In the past (including, for example, the 12b-1 settlements), the SEC cited and quoted Wonsover for the proposition that a “willful” violation of the securities laws means “‘that the person charged with the duty knows what he is doing.’” Wonsover v. SEC, 205 F.3d 408, 414 (DC Cir. 2000) (quoting Hughes v. SEC, 174 F.2d 969, 977 (DC Cir. 1949)) and that there is no requirement that the actor “‘also be aware that he is violating one of the Rules or Acts.’” Id. (Citation omitted.) The DC Circuit decision will force the SEC to rethink how and whether to charge firms for willful violations of Section 207.

Moreover, this decision may reach beyond Section 207. The Adviser’s Act uses “willful” in a number of locations, including throughout Section 203(e) (administrative sanctions against advisers), as incorporated by reference into Section 203(f) (administrative sanctions against individuals associated with advisers), and throughout Section 203(i)(A) (penalties based on Sections 203(e) and (f)). The staff has always taken the position that willful in those contexts means, “not sleepwalking.” If the decision extends to other provisions where willful appears (and the SEC itself seems to have invited this by citing to Section 203(e), see opinion page 19), that could have a big impact on the SEC’s enforcement program, particularly in actions involving censures, suspensions, bars, or revocations of registration.

  • The reliance on compliance consultants as a defense has been left for another day.

At the trial, the firm and the principals argued that their retention of compliance consultants to determine appropriate disclosures demonstrated their good faith efforts and beliefs. The ALJ agreed with this argument, finding that, “Respondents relied in good faith on the advice of its compliance firms” and such reliance presented “‘possible evidence of an absence of any intent to defraud.’” In reversing the decision of the ALJ, the Commission held that neither Respondents nor the ALJ cited any case recognizing reliance on compliance consultants as a defense. The Commission further noted that even if such a defense existed, Respondents had been unable to establish such reliance, given the evidence presented at the trial. The Commission concluded that the firm and one principal (the president and CEO) “could not reasonably rely on any advice that the disclosures were adequate because they knew their obligations as investments advisors, that they were required to disclose potential conflicts of interest, and that the Arrangement presented such a conflict but was not disclosed.” The court did not address this issue, so we will have to wait for another court decision to assess the merits of this argument.

  • The use of the word “may” was ignored by the court.

In the past, many firms (including Robare) stated that they “may” receive payments from third parties or that such payments “may” give rise to conflicts of interest. During the oral argument, the court focused on the use of the word “may” because the firm agreed that the payments and the arrangement with the custodian presented a potential conflict of interest. One judge called the payment a “kickback” and questioned why the firm’s disclosure language was so “cryptic” since, according to the judge, kickbacks should be disclosed. Counsel for the firm argued that the firm believed the relationship with the custodian was disclosed and that the use of the word “may” was adequate because the firm did not know every instance in which it would receive the payment. The court’s decision did not address the word “may” or analyze other specific words used in the firm’s disclosures. Instead, the court found:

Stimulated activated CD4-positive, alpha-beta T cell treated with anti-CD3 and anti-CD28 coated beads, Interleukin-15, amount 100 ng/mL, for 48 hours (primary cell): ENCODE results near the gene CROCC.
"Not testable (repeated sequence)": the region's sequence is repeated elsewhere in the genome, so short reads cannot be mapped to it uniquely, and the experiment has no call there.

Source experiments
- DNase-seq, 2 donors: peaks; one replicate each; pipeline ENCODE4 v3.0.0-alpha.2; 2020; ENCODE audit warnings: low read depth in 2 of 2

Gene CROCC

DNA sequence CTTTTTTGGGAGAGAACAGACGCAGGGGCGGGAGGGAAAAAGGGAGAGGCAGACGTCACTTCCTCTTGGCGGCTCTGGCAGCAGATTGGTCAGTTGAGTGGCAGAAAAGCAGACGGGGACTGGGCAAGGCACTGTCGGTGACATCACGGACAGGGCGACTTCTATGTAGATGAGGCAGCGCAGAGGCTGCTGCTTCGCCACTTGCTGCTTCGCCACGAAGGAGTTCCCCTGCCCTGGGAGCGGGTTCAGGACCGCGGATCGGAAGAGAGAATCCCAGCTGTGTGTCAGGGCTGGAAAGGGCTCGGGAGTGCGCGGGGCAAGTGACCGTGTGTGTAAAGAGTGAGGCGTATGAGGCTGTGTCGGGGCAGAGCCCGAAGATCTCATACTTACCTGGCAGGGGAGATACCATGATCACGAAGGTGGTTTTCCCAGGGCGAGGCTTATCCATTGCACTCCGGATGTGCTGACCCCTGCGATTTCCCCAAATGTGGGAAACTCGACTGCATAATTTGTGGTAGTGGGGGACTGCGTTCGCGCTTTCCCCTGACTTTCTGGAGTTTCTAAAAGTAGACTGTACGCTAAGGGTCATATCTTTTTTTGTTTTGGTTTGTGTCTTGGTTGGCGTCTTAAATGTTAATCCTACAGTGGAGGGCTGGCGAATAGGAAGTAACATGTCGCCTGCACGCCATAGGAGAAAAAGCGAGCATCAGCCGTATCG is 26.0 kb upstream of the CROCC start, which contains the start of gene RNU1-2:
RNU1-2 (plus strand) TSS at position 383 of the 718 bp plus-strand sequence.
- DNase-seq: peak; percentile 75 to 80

In sum, the evidence before the Commission demonstrated that [the firm] and its principals persistently failed to disclose known conflicts of interest arising from the payment arrangement with [the custodian] in a manner that would enable their clients to understand the source and nature of the conflicts. As the Commission emphasized, [the firm] and its principals had the burden under the Advisers Act of showing they provided “full and fair disclosure of all material facts,” Decision at 7 [citation omitted], and the evidentiary record permitted the Commission to find they did not carry this burden. Evidence that their clients suffered actual harm was not required. (Citation omitted.) [The firm] and its principals cannot, and do not, suggest their payment arrangement with [the custodian] was not a material fact of which their clients needed to be fully and fairly informed, nor do they explain how, during the period of years at issue, that material fact was conveyed through [the firm’s] Forms ADV or other means.

Thus, the court did not provide specific guidance on the use of the word “may.” It is possible that in other disclosures, a court may find that word to be accurate.

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Firms often seek guidance when they are trying to determine whether their disclosures are adequate. In the past, for the most part, they have had to rely on SEC settlements for guidance. However, as the SEC has “stressed many times,” settlements are not precedent.2 Therefore, it is helpful for the industry that the US Court of Appeals for the District of Columbia Circuit has weighed in. Of course, given that disclosures and underlying facts differ among firms and arrangements with third parties, each firm will need to assess how this case affects its particular circumstance.